Bulldogs get financial concepts
The lack of financial literacy among America’s young people is staggering.
Managing money is a fact of life, but most high school students are more well versed in mathematics concepts they’ll never need after graduation than in how to write a check. According to the National Financial Educators Council, 57 percent of college graduates plan to move back in with their parents; 62 percent of college graduates leave school with an average of $27,000 in debt; nearly 40 percent of American adults have no non-retirement savings; and more than half of adults do not have a budget. In a recent online exam on financial literacy, only about a quarter of young people passed.
If the financial crisis of a decade ago taught us anything, it’s that Americans need to be better prepared to weather any kind of financial storm that might come our way.
In recent years, Virginia’s public schools have recognized the need for students to have more financial literacy before they leave high school. Beginning with those who started ninth grade in fall 2011, students graduating from Virginia’s public high schools with a standard or advanced studies diploma are required to complete a course in economics and personal finance.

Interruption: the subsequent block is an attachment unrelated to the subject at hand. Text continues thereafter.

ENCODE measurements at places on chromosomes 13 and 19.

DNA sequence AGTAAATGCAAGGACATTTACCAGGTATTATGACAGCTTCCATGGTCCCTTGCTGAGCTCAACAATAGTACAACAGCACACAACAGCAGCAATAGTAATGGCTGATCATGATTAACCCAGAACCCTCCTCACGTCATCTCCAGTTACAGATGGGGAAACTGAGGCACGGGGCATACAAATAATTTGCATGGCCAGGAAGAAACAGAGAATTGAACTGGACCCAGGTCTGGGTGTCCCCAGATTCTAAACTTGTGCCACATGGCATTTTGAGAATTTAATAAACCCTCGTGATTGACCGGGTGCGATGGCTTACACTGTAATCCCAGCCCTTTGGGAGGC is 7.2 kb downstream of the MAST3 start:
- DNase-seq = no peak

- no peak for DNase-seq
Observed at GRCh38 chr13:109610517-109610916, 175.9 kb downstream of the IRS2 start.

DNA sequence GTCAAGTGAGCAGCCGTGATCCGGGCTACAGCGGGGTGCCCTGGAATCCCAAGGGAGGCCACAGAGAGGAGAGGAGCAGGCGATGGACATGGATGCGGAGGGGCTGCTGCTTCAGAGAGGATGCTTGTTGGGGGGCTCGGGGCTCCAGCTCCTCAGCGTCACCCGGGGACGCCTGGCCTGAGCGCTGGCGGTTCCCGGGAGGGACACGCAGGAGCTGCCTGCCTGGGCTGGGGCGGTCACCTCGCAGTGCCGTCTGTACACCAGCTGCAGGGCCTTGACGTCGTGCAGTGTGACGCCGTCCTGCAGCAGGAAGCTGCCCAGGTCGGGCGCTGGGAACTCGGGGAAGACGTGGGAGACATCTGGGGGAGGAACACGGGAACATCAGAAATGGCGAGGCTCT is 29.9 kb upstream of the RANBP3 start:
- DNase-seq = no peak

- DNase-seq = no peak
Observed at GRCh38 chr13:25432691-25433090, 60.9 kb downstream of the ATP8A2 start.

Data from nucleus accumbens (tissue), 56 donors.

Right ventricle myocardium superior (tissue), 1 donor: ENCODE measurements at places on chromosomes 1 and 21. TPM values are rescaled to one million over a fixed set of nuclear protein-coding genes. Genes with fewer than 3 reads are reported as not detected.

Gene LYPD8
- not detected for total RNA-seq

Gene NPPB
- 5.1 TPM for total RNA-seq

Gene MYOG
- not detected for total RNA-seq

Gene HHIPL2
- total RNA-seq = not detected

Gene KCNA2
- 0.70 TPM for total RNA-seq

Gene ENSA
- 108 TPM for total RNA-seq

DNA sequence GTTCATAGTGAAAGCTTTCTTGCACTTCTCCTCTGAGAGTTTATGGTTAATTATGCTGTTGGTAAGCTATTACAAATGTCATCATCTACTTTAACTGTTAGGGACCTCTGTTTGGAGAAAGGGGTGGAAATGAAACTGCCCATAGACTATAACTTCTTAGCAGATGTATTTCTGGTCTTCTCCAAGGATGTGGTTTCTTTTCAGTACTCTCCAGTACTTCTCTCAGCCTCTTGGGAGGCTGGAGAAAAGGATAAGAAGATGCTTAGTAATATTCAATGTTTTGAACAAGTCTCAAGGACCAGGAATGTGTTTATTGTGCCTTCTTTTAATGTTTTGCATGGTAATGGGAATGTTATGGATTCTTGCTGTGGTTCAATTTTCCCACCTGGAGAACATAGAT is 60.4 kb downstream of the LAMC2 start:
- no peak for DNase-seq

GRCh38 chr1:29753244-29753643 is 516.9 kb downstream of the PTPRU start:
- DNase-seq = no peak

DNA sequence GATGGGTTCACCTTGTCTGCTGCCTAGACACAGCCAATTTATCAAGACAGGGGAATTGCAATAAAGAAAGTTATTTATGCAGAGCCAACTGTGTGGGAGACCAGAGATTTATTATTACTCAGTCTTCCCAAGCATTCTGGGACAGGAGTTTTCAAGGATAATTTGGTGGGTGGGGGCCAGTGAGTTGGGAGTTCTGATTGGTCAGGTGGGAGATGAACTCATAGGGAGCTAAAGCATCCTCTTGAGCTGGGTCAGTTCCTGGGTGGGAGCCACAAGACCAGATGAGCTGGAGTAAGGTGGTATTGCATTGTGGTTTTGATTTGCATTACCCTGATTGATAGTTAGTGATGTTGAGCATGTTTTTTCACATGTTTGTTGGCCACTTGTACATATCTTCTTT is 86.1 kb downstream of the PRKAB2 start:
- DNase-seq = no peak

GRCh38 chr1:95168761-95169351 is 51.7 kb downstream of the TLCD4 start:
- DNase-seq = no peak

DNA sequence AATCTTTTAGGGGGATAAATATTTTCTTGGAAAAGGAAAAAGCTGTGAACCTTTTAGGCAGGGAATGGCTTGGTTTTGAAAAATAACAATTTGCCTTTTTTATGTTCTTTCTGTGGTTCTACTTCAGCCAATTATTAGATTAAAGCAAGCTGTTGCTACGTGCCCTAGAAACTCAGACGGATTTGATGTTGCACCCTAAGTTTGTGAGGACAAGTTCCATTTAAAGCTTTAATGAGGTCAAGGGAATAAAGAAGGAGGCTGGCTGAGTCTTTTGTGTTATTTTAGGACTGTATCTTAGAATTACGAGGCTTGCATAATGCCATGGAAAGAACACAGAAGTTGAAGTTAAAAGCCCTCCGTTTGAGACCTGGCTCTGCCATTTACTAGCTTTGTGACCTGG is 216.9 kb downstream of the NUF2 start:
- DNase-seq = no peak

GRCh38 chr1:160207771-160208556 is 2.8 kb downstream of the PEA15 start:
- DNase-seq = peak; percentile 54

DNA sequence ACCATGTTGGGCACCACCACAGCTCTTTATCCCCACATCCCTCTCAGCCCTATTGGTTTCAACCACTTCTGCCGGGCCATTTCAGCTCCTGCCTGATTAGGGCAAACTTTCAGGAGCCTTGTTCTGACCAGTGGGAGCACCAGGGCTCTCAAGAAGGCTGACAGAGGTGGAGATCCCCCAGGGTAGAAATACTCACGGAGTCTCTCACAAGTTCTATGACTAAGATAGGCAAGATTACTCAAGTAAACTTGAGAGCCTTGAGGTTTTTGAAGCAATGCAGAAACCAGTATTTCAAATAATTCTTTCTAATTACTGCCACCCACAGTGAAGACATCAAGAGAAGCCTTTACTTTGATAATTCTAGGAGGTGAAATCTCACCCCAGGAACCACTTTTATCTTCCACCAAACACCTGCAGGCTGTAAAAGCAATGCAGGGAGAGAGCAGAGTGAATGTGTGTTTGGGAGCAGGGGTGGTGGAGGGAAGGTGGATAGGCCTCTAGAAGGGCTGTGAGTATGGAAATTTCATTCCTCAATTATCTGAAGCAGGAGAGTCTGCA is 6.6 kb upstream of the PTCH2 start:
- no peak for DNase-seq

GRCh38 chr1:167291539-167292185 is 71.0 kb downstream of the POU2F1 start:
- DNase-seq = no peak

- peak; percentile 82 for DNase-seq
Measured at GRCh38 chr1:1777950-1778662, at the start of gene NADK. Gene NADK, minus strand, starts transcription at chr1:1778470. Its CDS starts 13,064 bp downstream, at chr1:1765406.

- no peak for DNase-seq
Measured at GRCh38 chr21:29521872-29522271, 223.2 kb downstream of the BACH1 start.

These students, perhaps more so than their predecessors, are learning the importance of saving money, investing their savings, spending wisely, avoiding debt when possible and paying it off quickly when it can’t be avoided. They learn the simple things, like how to open a bank account or write a check, all the way up to the complex things, like saving money for retirement in an Individual Retirement Account and conducting other forms of investing.
With all this in mind, it is good to see another step toward financial literacy being taken at King’s Fork High School.
With the partnership of BayPort Credit Union, students at King’s Fork are running a BayPort branch. The four tellers are earning hourly wages and completed training and security checks just as all BayPort employees do. All of the students at King’s Fork will receive valuable lessons on personal finance and be able to see the value in building savings at an early age.
BayPort has been doing this initiative since 2014 and has 36 branches inside school buildings in seven localities. Driver Elementary School in Suffolk also has a branch.
We appreciate BayPort’s initiative to support the financial literacy of local students and thank those King’s Fork administrators, teachers and students who stepped up to make the student-run credit union possible. It will pay dividends — literally and figuratively — far into the future.